Egli is well aware that his work may be controversial to some people. To try to be completely transparent about his experiments, Egli recently invited NPR to his laboratory for an exclusive look at his research.
"We can't just do the editing and then hope everything goes right and implant that into a womb. That's not responsible," Egli says. "We have to first do the basic research studies to see what happens. That's what we're doing here."
To show NPR what he is doing, early one morning Egli pushes open the door of a tiny windowless room on the sixth floor of one of Columbia's research towers in Upper Manhattan. The lab is jammed with scientific equipment, including two microscopes.
Egli snaps on blue rubber gloves and opens a frosty metal cylinder holding frozen human eggs.
"I'm going to wear gloves because we want to keep things clean," he tells me.
To begin his experiment, Egli starts the long, slow process of thawing the frozen human eggs that were donated for research. After several hours of careful work and waiting, Egli has readied 15 eggs for his experiment.
After setting up a large microscope, Egli slides a round glass dish under the lens. The dish contains sperm from a blind man who carries the mutation that Egli is trying to fix. It also holds the CRISPR gene-editing tool.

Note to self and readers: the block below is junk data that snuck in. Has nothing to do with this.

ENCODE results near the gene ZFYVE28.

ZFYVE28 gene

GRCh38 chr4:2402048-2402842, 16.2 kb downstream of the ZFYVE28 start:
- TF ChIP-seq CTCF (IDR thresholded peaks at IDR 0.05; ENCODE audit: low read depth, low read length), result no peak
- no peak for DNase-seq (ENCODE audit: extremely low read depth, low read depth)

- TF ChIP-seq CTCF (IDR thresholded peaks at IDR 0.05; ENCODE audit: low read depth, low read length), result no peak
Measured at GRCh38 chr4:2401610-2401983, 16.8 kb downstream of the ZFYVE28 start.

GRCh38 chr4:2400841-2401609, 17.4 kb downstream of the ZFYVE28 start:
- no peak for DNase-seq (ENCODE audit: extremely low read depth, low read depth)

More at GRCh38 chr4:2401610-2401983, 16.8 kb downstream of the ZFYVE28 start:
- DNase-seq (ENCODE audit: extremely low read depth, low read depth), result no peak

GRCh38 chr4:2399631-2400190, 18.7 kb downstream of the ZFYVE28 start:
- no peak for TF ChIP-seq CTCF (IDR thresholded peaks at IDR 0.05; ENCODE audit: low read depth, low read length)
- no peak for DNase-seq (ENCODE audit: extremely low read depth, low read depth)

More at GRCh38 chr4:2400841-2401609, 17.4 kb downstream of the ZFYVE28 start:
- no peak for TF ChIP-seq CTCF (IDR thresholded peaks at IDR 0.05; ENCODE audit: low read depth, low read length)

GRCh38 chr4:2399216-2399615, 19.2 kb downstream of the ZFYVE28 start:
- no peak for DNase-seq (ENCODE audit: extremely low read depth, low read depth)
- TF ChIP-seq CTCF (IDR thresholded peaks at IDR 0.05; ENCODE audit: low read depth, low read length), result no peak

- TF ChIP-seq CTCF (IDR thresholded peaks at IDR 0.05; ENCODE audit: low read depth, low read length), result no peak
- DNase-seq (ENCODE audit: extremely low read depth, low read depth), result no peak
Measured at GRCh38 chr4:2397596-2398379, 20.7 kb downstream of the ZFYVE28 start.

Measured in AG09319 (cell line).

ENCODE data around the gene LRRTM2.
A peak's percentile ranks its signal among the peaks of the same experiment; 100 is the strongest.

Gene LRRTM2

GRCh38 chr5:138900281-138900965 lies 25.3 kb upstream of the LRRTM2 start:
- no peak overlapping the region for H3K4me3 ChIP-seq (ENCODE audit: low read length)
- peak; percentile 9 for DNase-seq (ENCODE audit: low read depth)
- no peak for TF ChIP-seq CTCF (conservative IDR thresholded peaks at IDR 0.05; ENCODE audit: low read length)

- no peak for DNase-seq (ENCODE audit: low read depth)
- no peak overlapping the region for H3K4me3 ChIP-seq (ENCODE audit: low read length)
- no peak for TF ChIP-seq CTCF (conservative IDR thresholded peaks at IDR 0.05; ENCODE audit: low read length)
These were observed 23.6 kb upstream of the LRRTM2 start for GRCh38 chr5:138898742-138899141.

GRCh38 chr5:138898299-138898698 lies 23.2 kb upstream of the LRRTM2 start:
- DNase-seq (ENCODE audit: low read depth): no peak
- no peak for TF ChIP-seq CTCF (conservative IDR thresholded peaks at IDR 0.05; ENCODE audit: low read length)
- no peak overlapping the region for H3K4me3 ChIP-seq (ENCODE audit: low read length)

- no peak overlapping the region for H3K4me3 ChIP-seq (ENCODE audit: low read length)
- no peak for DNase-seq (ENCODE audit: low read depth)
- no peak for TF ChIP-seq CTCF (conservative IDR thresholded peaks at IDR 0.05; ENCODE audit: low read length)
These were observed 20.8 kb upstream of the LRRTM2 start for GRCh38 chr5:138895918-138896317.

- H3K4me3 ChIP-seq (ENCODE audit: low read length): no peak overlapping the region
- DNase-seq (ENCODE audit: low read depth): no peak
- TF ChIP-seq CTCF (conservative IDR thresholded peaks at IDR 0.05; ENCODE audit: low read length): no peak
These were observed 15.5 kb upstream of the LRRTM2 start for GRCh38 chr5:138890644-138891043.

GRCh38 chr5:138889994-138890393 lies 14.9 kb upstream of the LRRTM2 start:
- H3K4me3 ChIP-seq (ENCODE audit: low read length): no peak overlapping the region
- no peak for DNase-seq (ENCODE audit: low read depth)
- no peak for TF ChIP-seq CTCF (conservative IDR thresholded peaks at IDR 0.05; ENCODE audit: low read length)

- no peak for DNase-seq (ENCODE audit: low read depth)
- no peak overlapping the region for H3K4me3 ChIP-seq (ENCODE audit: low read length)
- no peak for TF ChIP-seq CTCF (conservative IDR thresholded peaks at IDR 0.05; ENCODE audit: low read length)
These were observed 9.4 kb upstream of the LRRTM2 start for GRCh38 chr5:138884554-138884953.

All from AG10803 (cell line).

"I'm starting with just one egg," he says as he gently places the first thawed egg into the dish.
"It's a beautiful cell," Egli says, pointing to a magnified image of the egg on a computer monitor. "I would say it's one of the most beautiful cells."
Egli maneuvers a tiny glass needle protruding into the side of the microscope dish toward one of the sperm. "So you can see a moving sperm over here," he says. "Now I'm picking it up. The sperm is in the needle. Now I'm dipping it in the CRISPR tool."
Once the sperm is inside the needle with the CRISPR gene-editing tool, Egli points the needle's tip at the egg. "Oh no!" he exclaims with a sigh. "The sperm is swimming away."
He searches the dish for the errant sperm.
"Oh, here it is," he says as he pulls the sperm back into the needle.
Next, Egli gently pierces the egg with the needle. "The membrane is broken — breached. There we go," Egli says as he injects the sperm and CRISPR tool into the egg. He breathes a sigh of relief.
The idea is that CRISPR will slice out the mutation in the sperm, and the healthy DNA in the egg will serve as a template to repair the genetic mutation.
"Hopefully the CRISPR tool will cut the mutation and then the egg will replace that with a version that no longer causes disease," Egli says. "The genome from the mother would be rescuing the mutant genome from the father."
The approach was developed by scientists led by Shoukhrat Mitalipov of the Oregon Health & Science University in Portland.
Egli was initially skeptical of the Oregon group's claims that they had used CRISPR for the first time to repair a mutation in human embryos this way. Egli's research is aimed at trying to confirm that it works and how.
Mitalipov's group is also continuing to study the technique to see whether it can safely fix several genetic mutations in human embryos, including one of the breast cancer genes.